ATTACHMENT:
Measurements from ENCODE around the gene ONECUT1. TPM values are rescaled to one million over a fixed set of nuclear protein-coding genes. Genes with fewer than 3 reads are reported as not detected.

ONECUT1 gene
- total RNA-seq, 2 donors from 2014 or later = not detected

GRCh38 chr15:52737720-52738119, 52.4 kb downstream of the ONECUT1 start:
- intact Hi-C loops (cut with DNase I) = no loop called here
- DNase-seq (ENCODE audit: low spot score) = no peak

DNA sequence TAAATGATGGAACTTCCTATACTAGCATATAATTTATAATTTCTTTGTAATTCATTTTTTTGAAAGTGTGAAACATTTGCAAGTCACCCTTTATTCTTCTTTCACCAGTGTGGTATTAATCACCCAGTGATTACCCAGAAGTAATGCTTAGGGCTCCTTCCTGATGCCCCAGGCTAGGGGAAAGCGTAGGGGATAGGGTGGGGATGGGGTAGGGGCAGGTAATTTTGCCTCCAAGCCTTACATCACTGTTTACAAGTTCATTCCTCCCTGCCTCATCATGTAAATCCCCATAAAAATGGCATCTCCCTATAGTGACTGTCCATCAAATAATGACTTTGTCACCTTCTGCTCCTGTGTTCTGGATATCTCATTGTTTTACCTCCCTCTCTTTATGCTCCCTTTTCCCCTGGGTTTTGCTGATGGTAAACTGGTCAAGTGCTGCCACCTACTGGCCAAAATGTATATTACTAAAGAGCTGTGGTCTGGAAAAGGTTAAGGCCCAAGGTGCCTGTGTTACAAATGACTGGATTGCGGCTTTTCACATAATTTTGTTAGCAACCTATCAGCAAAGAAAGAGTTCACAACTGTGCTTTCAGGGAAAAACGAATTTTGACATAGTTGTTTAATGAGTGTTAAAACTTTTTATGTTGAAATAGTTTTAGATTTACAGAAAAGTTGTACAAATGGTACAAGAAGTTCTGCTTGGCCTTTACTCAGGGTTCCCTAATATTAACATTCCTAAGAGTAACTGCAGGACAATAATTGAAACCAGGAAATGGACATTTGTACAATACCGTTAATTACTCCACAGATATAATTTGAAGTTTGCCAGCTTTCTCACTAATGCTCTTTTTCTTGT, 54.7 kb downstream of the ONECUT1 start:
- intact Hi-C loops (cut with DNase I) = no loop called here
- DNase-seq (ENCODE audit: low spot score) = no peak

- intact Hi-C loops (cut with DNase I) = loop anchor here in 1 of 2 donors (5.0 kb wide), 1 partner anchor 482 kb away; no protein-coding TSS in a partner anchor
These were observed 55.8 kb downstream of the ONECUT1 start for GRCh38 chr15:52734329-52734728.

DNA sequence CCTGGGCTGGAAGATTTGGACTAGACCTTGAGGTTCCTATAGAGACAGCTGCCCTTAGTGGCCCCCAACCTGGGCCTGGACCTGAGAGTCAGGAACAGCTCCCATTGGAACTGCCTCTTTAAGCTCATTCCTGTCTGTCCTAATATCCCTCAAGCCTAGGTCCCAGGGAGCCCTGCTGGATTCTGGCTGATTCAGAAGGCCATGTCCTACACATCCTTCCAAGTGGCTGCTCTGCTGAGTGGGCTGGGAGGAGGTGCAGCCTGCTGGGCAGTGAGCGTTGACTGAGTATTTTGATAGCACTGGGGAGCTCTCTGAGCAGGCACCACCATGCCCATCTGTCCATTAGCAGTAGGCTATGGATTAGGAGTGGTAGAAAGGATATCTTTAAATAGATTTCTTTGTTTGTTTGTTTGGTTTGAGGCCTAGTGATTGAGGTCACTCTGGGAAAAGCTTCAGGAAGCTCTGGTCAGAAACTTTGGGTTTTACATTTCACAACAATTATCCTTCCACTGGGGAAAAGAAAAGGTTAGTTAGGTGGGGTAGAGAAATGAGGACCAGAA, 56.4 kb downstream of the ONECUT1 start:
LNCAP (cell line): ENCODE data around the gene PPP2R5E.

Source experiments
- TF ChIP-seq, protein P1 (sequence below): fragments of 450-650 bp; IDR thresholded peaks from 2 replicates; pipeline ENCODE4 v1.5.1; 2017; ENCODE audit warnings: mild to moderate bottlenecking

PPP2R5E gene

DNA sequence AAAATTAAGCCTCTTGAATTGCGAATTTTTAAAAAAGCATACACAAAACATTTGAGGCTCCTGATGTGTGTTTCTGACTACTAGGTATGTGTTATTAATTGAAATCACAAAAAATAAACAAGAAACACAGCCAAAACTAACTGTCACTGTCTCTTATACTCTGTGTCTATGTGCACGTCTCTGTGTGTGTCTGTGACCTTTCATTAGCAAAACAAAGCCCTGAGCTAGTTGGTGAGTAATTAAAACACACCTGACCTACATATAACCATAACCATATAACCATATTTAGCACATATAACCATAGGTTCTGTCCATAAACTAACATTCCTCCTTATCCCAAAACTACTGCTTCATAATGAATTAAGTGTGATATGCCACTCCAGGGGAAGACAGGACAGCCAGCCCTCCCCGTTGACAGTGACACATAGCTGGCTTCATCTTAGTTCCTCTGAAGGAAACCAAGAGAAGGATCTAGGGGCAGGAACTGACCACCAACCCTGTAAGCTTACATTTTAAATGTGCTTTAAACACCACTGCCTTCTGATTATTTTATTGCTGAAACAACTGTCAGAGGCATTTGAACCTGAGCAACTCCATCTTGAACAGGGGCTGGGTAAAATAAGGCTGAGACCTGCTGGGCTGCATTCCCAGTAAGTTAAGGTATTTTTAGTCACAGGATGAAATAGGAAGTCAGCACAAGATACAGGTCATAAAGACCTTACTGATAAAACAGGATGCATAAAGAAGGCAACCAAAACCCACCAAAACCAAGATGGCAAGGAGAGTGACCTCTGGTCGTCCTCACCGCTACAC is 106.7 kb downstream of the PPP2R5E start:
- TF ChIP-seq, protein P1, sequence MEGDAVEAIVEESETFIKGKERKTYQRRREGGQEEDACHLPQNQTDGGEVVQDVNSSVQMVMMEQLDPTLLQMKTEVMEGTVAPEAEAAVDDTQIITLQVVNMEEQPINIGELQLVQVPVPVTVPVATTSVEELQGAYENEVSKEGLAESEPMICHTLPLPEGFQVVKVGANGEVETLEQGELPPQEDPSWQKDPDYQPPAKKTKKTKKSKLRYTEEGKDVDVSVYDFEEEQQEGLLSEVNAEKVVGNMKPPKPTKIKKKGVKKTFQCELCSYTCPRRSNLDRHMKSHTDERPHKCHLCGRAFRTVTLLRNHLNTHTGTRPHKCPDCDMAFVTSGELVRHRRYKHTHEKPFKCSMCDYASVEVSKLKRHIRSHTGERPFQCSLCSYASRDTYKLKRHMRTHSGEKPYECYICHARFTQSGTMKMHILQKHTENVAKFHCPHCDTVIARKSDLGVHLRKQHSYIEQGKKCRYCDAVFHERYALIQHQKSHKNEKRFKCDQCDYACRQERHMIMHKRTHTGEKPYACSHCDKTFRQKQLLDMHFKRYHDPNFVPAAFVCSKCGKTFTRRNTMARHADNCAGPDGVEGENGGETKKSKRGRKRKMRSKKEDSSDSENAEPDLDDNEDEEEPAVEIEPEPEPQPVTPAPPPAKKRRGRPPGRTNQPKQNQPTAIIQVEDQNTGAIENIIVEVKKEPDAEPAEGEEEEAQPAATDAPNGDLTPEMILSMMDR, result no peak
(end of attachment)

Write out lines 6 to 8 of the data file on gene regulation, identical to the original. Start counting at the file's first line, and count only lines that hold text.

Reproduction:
- DNase-seq (ENCODE audit: low spot score) = no peak

DNA sequence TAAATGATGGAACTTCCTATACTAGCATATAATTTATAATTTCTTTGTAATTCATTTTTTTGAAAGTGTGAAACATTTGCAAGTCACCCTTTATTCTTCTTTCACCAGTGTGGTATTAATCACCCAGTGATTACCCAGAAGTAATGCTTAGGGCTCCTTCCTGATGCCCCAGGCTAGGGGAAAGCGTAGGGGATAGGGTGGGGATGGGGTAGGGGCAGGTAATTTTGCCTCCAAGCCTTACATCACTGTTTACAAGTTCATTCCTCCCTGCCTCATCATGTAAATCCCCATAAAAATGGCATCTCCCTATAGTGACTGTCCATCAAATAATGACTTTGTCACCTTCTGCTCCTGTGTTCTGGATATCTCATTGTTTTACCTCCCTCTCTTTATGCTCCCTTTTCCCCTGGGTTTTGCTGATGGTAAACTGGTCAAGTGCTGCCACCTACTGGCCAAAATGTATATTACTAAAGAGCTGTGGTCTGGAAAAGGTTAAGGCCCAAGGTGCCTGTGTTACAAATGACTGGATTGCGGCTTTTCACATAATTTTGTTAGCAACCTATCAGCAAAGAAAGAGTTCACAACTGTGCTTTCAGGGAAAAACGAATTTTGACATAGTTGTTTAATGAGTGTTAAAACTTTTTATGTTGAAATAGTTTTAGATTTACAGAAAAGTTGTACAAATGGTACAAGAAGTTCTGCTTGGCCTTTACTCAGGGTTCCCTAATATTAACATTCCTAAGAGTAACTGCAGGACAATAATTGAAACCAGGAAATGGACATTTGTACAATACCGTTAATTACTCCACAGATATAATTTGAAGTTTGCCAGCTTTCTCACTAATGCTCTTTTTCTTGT, 54.7 kb downstream of the ONECUT1 start:
- intact Hi-C loops (cut with DNase I) = no loop called here